When one of the few still flying B-17 Flying Fortresses landed at Ogden Hinckley Airport recently, former B-17 Ball Turret Gunner Wayne Ottley took a turn in the air and brought some of his own memories of the aircraft along for the ride.
Ottley served four months in England during World War II from Dec. 1943 to April 1944. When a doctor discovered Ottley had developed a heart murmur, he was reassigned to Boise, Idaho, where he taught others the skills involved in sitting in a plexiglass and aluminum turret under the belly of the aircraft and shooting a .50 caliber gun.
A mock-up of the ball turret hung from the classroom ceiling. "I told my students it was one of the safest places to be in the plane," Ottley said.
The revitalized Aluminum Overcast B-17G-VE was purchased for $750 in 1946 as military surplus, and was used for cargo hauling, aerial mapping, crop and forest dusting. A group of interested B-17 backers purchased it and later donated it to a group interested in its restoration. This particular model, serial number 44-85740, had been manufactured later and did not see war action.
Ottley, an armorer specialist, served in the European theater when neither Germany nor Great Britain were making much headway. "Losses were tremendous," he said.
He had just taken time off from his job at Douglas Aircraft in California to get married in Salt Lake and when he returned, his draft notice was waiting for him. Since he worked at an aircraft company he was given a chance to enlist in the Air Force.
"Like everybody, I wanted to be a pilot," Ottley said. But they needed gunners.
After basic training and gunnery school, he found himself in Kimbolton, England, missing his wife terribly. She had followed him as he was put into basic training and then on to school to train for his position. As he was leaving they found out she was expecting.
Even though he came back from England, he missed his oldest son's birth. "I was in Texas, training to be a teacher (for the turret gunners)," Ottley reports. His son is now 66 years old and lives in Florida.
His crew had several close calls. In Kimbolton, there were three crews stationed to a billet and after one mission, he and his crew of six found they were the only ones left to occupy the bunk beds in their particular sleeping quarters. That meant two other crews had gone down.
"When you got back from a mission the trucks were right there to take away the wounded," he said. Ground crews worked hard to protect those flying into danger.
He remembers the low roaring sound of the B-17's four 1,200-horsepower Wright Cyclone Model engines, and the sound of flak as the bombers neared a target.
"We nearly always flew at 25,000 to 30,000 feet to drop our bombs," he said. "I did a lot of praying."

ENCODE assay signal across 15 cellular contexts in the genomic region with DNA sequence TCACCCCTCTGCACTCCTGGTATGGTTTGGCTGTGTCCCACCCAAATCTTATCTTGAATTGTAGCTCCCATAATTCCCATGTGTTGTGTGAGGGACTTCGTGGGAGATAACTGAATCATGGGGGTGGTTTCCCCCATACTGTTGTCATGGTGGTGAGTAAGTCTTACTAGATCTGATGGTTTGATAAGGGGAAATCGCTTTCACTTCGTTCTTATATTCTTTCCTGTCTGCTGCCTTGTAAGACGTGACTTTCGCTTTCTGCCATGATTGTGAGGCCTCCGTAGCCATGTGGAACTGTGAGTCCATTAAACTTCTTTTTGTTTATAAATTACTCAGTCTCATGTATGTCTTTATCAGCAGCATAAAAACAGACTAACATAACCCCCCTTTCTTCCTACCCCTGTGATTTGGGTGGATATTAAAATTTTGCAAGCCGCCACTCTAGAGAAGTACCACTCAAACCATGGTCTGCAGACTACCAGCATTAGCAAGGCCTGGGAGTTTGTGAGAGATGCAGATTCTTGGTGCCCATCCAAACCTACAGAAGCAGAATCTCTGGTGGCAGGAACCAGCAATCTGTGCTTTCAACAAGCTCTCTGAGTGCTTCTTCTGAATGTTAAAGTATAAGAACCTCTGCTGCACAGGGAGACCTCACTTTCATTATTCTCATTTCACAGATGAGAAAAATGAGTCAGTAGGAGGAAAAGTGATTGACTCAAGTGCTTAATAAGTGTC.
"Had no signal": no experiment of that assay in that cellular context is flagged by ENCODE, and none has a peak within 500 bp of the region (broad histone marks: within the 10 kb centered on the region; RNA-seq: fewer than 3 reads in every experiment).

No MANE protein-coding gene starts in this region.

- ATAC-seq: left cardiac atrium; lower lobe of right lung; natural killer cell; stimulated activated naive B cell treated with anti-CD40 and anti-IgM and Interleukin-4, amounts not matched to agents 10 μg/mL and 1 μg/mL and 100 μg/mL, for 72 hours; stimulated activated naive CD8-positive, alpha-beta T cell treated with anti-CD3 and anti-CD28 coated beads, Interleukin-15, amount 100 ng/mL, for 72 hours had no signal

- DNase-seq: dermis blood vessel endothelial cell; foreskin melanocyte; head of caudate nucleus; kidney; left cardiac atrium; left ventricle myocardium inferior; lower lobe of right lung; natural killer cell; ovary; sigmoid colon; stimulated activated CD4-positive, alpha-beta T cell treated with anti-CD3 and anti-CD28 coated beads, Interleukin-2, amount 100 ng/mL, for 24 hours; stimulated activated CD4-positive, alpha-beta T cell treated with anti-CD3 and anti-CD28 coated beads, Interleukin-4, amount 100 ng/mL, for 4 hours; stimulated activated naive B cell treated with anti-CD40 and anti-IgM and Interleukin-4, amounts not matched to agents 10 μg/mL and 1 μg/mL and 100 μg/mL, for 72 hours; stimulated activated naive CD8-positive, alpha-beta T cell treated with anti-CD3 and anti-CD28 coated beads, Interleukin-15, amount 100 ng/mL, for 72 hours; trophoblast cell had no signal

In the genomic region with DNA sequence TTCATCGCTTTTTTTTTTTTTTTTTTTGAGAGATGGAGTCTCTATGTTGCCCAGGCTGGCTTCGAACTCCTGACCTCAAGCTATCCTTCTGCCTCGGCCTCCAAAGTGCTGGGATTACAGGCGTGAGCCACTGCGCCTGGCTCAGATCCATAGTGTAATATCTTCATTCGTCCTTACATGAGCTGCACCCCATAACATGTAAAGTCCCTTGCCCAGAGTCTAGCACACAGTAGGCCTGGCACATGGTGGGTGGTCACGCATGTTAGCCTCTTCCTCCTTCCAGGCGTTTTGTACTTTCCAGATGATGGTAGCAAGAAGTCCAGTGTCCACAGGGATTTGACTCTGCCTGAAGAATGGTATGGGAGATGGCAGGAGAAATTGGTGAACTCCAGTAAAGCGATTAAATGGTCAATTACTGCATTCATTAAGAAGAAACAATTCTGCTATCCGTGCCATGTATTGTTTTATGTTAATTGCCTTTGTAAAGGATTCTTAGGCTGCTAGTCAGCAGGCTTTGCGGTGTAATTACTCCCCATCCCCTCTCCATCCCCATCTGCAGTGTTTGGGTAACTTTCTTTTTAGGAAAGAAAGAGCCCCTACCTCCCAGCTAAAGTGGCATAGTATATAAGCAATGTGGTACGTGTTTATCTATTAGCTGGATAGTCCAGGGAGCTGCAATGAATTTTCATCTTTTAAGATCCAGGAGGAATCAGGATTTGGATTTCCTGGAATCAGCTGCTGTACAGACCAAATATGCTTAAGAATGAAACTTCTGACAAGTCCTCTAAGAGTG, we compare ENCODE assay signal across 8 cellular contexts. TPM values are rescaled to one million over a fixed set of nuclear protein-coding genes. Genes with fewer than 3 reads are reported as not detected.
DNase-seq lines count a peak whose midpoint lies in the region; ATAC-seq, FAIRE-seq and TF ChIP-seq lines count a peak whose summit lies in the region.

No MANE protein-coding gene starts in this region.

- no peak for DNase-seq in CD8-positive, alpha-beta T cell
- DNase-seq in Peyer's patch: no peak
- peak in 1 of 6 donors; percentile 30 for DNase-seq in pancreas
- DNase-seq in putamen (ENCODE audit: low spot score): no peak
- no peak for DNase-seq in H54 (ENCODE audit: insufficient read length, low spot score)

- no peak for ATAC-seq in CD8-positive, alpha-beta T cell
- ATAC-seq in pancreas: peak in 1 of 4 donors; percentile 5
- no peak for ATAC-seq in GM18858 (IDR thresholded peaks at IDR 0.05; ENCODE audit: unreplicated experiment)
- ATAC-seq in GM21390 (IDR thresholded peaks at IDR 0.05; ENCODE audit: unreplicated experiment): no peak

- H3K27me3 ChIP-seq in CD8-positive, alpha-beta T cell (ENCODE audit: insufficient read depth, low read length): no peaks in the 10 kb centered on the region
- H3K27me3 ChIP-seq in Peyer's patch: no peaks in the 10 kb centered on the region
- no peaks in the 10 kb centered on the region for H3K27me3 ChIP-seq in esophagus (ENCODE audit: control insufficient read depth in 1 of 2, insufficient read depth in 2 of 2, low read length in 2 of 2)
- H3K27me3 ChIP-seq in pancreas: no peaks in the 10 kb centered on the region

When the doctor found his heart murmur, Ottley was told if he followed doctor's orders he might live to be 65. "I'm 88 now," he said with a chuckle.
"I felt like I was part of something bigger than myself," he said when asked about his own motivations during his service. "But I was grateful when it was over."
He was recently given the opportunity to sit in a ball turret in another B-17.
"I'm the same weight and height so I could get in," Ottley said. "But it was still close quarters."
Inside the turret the gunner would sit on a piece of heavy steel, and be cocooned by the plexiglass and aluminum shell as he manned the gun.
"The waist gunners would stand by and help you get in and then lock it," he said. But there was a latch so the gunner could get back out. A parachute sat just outside the exit back into the aircraft.
"You wore your harness (for the chute) while you were in there all the time," he said.
A gunner had 360 degrees in azimuth, or the angle of horizontal deviation of a bearing, and 180 degrees in elevation in his gun sights. Two inches of thick bulletproof glass at the front helped protect the gunner, and intercoms connected the gunner to the rest of the crew.
At the time of Ottley's service, his B-17 was sent primarily against military targets and wasn't involved in any of the later bombing runs targeting cities. When the British took up that strategy after Hitler's forces began bombing London, Ottley's last bombing run initially included Berlin but at the last moment his plane was diverted to a nearby manufacturing target.
Ottley's crew all came home together, although he didn't fly with them on their last mission because of the heart murmur diagnosis.
He did get his chance to become a pilot in his own right and be behind the flight controls. He took flying lessons and flew his own Piper PA-28 Cherokee for approximately ten years in the '60s until 1970.
Ottley has traveled back to Europe with his wife and served missions for his church elsewhere. "With all the problems in the world today, we've still got the best spot of all," he declares in reference to the United States..